Ending Inventory refers to the merchandise that a company has on hand at the end of an accounting period. This includes finished goods, raw materials, and work-in-progress. The value of ending inventory is important because it is used to calculate the cost of goods sold (COGS), which is a key metric in determining a company's profitability.
Inventory is typically valued using one of two methods: the first-in, first-out (FIFO) method or the last-in, first-out (LIFO) method. Under the FIFO method, the merchandise that was purchased first is assumed to be the first to be sold, and the ending inventory consists of the merchandise that was purchased last. Under the LIFO method, the opposite is true - the merchandise that was purchased last is assumed to be the first to be sold, and the ending inventory consists of the merchandise that was purchased first.
The value of ending inventory can also be affected byWrite-downs. A write-down is an adjustment to the value of inventory that is used to bring the inventory value in line with its current market value. This is done when the inventory is no longer worth the price at which it was originally valued. For example, if a company has raw materials that are valued at $100, but the current market value of those raw materials is only $50, the company would need to write down the value of the inventory by $50.
The value of ending inventory can have a significant impact on a company's financial statements and tax liability. For this reason, it is important for companies to keep accurate records of their inventory levels and to value their inventory properly.
What is ending inventory in FIFO? In a FIFO inventory system, the ending inventory is the value of the oldest products in the inventory. This method is used to value inventory because it assumes that the products that have been in the inventory the longest are the ones that will be sold first.
To calculate the ending inventory in a FIFO system, you need to start with the beginning inventory and add any purchases that have been made during the period. From this total, you will subtract any sales that have been made. The resulting figure is the ending inventory.
For example, let's say that a company has a beginning inventory of 100 widgets that cost $10 each. During the period, the company purchases 200 widgets at $11 each and sells 150 widgets. The ending inventory would be calculated as follows:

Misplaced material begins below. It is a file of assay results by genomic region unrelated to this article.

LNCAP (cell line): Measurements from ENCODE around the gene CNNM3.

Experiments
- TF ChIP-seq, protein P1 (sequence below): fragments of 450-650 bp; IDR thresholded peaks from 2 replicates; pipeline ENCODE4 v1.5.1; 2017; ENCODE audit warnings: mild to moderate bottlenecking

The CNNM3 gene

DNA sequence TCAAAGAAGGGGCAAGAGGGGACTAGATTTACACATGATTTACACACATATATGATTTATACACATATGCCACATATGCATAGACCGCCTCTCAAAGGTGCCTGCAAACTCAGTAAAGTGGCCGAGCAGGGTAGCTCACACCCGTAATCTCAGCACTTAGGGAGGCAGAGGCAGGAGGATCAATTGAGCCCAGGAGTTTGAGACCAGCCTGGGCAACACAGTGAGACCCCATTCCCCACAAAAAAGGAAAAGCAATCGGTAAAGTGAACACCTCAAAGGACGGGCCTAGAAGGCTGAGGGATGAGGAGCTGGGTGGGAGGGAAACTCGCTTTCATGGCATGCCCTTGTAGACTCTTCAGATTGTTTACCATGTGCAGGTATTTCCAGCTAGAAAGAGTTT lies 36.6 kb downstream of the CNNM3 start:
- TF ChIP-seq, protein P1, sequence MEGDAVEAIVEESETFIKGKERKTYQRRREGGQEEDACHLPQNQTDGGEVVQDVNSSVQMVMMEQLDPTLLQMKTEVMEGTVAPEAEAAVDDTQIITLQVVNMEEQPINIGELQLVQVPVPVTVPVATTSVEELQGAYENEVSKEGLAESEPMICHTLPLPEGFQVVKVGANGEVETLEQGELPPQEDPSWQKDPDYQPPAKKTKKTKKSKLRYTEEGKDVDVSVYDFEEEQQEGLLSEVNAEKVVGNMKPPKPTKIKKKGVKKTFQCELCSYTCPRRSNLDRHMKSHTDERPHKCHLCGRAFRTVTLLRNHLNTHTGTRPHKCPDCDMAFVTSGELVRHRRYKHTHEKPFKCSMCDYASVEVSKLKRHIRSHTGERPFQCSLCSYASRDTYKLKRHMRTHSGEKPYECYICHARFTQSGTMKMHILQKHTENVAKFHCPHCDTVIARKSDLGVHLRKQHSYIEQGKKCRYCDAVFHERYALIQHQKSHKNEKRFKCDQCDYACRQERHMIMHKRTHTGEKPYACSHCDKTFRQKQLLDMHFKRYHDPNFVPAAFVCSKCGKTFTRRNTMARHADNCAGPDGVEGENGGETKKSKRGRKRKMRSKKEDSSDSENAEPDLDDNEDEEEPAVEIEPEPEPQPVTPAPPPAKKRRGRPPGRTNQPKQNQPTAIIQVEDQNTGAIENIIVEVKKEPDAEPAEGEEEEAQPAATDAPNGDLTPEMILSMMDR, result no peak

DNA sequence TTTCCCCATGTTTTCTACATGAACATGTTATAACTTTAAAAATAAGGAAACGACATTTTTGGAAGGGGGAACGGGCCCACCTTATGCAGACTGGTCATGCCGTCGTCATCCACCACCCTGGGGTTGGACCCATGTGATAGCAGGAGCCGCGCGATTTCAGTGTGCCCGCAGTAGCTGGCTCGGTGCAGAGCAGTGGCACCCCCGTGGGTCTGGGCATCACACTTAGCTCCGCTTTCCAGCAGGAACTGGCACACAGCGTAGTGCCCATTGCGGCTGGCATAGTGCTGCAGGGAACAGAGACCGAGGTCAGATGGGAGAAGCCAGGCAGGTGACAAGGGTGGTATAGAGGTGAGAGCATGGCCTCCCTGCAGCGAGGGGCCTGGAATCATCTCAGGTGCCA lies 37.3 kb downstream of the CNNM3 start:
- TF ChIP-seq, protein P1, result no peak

Beginning inventory: 100 widgets x $10 each = $1,000
Purchases: 200 widgets x $11 each = $2,200
Sales: 150 widgets x $10 each = $1,500
Ending inventory: $1,000 + $2,200 - $1,500 = $1,700
In this example, the ending inventory consists of the 100 widgets from the beginning inventory, plus the 200 widgets that were purchased during the period, minus the 150 widgets that were sold. The ending inventory is valued at the cost of the oldest products in the inventory, which in this case is $10 per widget. What does LIFO stand for? LIFO stands for "Last in, First out". It is an inventory valuation method which assumes that the most recent items added to inventory are the first ones sold. What is the double entry for inventory? Inventory is recorded as an asset on the balance sheet. The double entry for inventory is a debit to the inventory account and a credit to the cash or accounts receivable account. Where is closing inventory shown? The closing inventory is shown in the balance sheet under the heading "Current Assets."
How do you do LIFO and FIFO? There are two main types of inventory valuation methods: last in, first out (LIFO) and first in, first out (FIFO).
LIFO accounting assumes that the most recent products purchased are the first products sold. Therefore, the cost of goods sold is based on the most recent prices paid for inventory. The benefit of using the LIFO method is that it generally results in a lower cost of goods sold expense, which means a higher net income.
FIFO accounting assumes that the first products purchased are the first products sold. Therefore, the cost of goods sold is based on the prices paid for the earliest inventory. The benefit of using the FIFO method is that it more accurately reflects the actual flow of inventory.